The U.S. Bureau of Labor Statistics released its latest numbers this week. Its preliminary number for people on payrolls, reported by private-sector establishments, is 116 million. That figure is higher than the last peak in January 2008, before President Barack Obama took office.
This marks 49 straight months of job growth from the second year of the president's first term. It took four years and three months for both the president and George W. Bush to get private-sector employment back to the level when they took office. The difference is that employment was falling when Obama took office, so it took an additional year to make up for the jobs lost during the Great Recession while Bush was still president.
Early on, Republicans chided President Obama saying that he could not blame everything on Bush. Now Republicans have a problem, because going forward, it will be difficult to blame this president. Republican strategy so far is to be anti-Obama. So it means they cannot claim any success in the economy.
So far, payroll employment in the private sector has returned. The federal deficit is half its size, relative to the economy, from when the president took office. The broadest measure of economic growth, GDP per capital (the total value of all goods and services produced in the United States per person) is back to its peak too. The stock market is at record highs. Corporate profits are at a record high.
Business investment has returned to its previous peak, as well. The key components of the economy that Republican policies aim at are all back to record levels.
Going forward, what is it the Republican Party has to sell to America? At the moment, the president is selling a vision and set of policies to address the unequal growth of the recovery. Incomes and wealth are back for the 1 percent, but not for the 99 percent. Rep. Paul Ryan (R-Wis.), after blaming inner-city men for having a culture of laziness, put forth a budget this week that aims to help the 1 percent. The message of his budget for the 99 percent is that they will benefit if the top 1 percent receives even more favors from the government while cutting assistance to the bottom 20 percent.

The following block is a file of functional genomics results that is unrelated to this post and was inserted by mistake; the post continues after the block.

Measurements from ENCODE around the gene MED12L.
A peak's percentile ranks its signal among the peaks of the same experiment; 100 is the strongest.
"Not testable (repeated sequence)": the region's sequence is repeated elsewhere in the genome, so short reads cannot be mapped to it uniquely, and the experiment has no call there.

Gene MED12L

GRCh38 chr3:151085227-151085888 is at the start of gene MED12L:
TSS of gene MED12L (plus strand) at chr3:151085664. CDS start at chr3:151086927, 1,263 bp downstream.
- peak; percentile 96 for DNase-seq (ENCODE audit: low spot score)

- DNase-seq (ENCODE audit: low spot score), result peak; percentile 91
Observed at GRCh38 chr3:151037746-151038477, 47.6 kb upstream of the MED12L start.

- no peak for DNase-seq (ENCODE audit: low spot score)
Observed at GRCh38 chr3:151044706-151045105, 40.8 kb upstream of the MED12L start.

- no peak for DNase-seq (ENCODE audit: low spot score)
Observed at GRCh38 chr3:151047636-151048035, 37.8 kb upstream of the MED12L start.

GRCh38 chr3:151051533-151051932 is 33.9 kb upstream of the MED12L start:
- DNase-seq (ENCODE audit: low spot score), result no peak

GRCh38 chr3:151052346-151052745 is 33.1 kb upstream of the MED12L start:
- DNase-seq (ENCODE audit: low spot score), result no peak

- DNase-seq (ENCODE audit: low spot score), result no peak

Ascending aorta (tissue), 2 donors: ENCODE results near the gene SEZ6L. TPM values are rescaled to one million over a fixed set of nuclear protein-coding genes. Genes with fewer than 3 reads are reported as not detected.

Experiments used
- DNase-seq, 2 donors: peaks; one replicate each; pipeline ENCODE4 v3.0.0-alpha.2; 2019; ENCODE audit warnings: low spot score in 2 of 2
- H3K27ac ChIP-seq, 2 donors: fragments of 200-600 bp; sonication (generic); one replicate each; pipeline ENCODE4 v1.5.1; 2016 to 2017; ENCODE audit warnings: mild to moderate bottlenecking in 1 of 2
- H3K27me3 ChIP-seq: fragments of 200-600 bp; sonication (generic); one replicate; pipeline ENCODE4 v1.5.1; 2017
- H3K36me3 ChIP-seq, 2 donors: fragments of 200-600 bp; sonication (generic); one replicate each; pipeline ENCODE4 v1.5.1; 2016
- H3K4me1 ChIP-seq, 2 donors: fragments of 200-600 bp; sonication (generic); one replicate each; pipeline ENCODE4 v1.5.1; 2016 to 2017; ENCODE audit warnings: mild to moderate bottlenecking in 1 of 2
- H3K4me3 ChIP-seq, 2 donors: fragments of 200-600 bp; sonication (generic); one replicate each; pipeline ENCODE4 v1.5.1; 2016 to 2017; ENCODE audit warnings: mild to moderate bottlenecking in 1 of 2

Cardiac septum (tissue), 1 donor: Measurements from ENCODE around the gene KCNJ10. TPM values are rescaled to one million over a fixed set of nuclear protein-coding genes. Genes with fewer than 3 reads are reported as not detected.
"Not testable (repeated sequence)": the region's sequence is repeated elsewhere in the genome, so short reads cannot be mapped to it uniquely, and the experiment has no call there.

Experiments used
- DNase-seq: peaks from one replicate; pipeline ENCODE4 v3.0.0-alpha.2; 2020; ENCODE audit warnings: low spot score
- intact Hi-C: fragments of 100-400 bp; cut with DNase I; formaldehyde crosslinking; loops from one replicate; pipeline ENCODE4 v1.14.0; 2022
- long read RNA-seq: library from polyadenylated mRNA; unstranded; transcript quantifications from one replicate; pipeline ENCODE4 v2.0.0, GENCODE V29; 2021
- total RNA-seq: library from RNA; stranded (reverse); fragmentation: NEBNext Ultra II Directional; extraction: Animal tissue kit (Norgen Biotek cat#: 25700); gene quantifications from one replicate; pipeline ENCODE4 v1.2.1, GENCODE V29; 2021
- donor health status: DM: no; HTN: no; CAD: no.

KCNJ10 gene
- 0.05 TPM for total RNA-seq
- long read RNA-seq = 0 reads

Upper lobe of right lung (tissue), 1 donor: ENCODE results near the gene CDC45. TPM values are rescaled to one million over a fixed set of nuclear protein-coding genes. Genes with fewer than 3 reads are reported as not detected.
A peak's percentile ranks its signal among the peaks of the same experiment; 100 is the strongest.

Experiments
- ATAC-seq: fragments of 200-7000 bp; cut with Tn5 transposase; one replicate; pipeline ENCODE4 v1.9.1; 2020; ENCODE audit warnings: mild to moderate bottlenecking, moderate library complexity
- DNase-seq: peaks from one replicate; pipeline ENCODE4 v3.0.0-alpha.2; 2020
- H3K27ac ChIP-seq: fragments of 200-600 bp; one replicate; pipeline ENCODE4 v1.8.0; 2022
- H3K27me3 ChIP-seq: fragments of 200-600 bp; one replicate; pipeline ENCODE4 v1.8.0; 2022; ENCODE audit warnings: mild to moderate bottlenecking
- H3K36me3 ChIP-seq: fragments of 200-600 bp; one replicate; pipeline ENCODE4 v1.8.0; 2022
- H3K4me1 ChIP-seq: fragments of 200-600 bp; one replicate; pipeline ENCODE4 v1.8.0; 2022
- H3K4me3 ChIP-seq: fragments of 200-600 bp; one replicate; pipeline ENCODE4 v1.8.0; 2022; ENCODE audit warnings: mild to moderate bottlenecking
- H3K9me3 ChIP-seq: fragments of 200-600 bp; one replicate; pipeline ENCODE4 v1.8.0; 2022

That sell is tough. So far only the top 1 percent is gaining. If you think the problem facing the 99 percent is that the 1 percent needs even more before everyone else benefits, then you could buy the Republican plan. Or, as the Republicans hope, if you think people in the middle are better off if people on the bottom lose, then you could buy their plan. This is the limb Republicans have climbed out on.
The problem for the Republicans is that the children of the middle are facing low wages, the lack of employer-provided health insurance, and they need help like the Supplemental Nutrition Assistance Program to hold on. Families also are increasingly dependent on fair wages for women to make ends meet.
In the 1980s, when policies like gutting the purchasing power of the minimum wage hurt the bottom 20 percent, the middle did not make gains on those at the top. Instead, they merely did better than the bottom. The wages of the middle are far more dependent on how the bottom 20 percent does than on what happens to pay in the CEO office. The past 35 years make that clear. When the middle saw rising incomes from 1946 to 1979, the bottom saw rising incomes. The pay of those in the middle ultimately is a bargain on how low the bottom goes, not on how high the top rises. Young workers understand their bargaining position is weak because of the high cost of losing a job.
Broad-based, inclusive growth helps everyone. Increasingly, this is clear to Washington and the international elite. It looks like this is a moment when sentiment and facts line up. Or is the way off the limb for Republicans a hope that Democrats will flinch if the rhetoric turns to lazy inner-city men?
Bill Spriggs is the chief economist for the AFL-CIO. You can follow Spriggs on Twitter: @WSpriggs